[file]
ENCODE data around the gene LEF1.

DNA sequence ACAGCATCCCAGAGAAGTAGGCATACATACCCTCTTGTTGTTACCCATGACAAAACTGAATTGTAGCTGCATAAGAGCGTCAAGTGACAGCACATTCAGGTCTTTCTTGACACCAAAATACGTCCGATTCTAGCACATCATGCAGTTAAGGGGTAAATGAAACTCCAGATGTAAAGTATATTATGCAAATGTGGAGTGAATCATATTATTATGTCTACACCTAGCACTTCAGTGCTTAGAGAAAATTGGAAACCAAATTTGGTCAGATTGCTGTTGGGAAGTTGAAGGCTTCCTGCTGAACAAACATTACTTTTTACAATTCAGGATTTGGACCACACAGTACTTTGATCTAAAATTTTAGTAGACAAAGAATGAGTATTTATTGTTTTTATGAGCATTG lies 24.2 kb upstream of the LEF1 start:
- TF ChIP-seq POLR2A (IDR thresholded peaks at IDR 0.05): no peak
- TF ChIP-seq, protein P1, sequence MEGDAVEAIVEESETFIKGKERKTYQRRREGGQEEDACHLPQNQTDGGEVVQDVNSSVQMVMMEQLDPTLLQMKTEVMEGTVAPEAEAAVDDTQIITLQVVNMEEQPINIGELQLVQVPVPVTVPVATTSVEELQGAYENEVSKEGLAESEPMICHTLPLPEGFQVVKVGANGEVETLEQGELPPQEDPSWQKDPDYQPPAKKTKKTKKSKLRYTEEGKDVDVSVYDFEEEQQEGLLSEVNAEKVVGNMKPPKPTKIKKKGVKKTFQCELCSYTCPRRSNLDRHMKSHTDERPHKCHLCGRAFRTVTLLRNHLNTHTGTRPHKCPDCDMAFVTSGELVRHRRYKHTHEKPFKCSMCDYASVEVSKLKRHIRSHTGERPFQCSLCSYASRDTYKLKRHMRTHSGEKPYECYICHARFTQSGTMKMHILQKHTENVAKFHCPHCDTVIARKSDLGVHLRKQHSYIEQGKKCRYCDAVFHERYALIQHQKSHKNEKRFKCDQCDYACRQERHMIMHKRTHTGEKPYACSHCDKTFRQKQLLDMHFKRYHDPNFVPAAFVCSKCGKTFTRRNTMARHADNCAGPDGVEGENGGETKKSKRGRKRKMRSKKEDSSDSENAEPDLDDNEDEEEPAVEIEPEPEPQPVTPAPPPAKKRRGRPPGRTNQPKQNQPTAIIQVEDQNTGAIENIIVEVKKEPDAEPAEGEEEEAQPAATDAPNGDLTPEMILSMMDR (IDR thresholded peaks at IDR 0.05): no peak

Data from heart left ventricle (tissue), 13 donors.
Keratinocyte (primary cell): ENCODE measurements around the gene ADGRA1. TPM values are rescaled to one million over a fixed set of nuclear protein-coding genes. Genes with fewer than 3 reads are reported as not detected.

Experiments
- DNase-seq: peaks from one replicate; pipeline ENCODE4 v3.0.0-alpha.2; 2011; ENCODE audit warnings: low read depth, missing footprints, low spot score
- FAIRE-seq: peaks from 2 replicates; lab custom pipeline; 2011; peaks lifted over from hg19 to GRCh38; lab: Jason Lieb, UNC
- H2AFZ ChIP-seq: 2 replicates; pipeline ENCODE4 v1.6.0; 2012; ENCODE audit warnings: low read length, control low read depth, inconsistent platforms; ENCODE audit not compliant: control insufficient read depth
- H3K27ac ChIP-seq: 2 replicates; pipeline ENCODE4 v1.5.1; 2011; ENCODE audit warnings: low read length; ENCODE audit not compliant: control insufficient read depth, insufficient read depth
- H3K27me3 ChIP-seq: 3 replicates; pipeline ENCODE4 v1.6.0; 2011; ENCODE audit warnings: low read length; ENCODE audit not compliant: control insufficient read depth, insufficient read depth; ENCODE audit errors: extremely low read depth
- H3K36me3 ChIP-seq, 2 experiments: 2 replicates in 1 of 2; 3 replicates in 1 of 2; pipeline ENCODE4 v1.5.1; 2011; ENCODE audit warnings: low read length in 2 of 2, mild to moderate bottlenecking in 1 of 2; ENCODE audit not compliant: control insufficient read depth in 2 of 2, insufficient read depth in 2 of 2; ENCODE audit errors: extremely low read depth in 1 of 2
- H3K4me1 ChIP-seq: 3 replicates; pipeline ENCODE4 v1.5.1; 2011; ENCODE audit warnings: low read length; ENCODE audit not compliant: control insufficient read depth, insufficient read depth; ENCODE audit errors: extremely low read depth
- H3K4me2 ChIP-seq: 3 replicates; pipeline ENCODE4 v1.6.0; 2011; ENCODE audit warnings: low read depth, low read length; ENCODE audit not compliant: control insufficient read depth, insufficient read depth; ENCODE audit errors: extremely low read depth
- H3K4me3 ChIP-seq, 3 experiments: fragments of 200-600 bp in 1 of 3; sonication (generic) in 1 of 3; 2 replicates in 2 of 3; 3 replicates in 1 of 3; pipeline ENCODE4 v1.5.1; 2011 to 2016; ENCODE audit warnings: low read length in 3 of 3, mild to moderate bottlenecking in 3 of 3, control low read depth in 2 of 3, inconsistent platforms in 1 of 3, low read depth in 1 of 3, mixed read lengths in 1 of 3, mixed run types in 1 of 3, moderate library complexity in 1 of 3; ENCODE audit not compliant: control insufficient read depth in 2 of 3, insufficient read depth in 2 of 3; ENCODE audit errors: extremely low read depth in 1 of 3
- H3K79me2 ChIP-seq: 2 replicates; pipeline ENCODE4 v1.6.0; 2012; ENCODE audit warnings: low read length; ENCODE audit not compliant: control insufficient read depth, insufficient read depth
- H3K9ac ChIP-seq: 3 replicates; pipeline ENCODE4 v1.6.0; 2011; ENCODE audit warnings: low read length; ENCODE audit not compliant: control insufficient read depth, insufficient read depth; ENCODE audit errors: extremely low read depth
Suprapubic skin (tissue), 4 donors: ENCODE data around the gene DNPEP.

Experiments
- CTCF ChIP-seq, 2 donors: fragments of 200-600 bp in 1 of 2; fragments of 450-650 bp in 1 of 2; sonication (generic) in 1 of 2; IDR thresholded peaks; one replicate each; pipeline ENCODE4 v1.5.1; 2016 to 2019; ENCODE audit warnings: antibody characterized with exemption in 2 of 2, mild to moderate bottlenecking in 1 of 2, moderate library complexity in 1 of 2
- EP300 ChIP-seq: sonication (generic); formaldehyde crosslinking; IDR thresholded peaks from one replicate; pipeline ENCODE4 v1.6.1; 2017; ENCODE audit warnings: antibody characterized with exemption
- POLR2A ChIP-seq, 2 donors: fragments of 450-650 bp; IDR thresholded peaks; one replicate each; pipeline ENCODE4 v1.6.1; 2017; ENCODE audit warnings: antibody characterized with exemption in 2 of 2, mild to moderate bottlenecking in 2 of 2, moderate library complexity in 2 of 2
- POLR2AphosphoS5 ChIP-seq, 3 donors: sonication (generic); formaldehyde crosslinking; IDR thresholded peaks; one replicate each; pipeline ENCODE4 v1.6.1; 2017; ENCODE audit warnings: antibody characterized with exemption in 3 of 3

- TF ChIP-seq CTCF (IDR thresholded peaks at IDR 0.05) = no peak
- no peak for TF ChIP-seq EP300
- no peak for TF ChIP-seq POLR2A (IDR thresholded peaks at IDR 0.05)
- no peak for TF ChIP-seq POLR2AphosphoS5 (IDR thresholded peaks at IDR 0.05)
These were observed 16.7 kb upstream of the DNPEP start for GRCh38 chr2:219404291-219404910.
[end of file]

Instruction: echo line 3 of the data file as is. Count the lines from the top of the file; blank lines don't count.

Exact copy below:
- TF ChIP-seq POLR2A (IDR thresholded peaks at IDR 0.05): no peak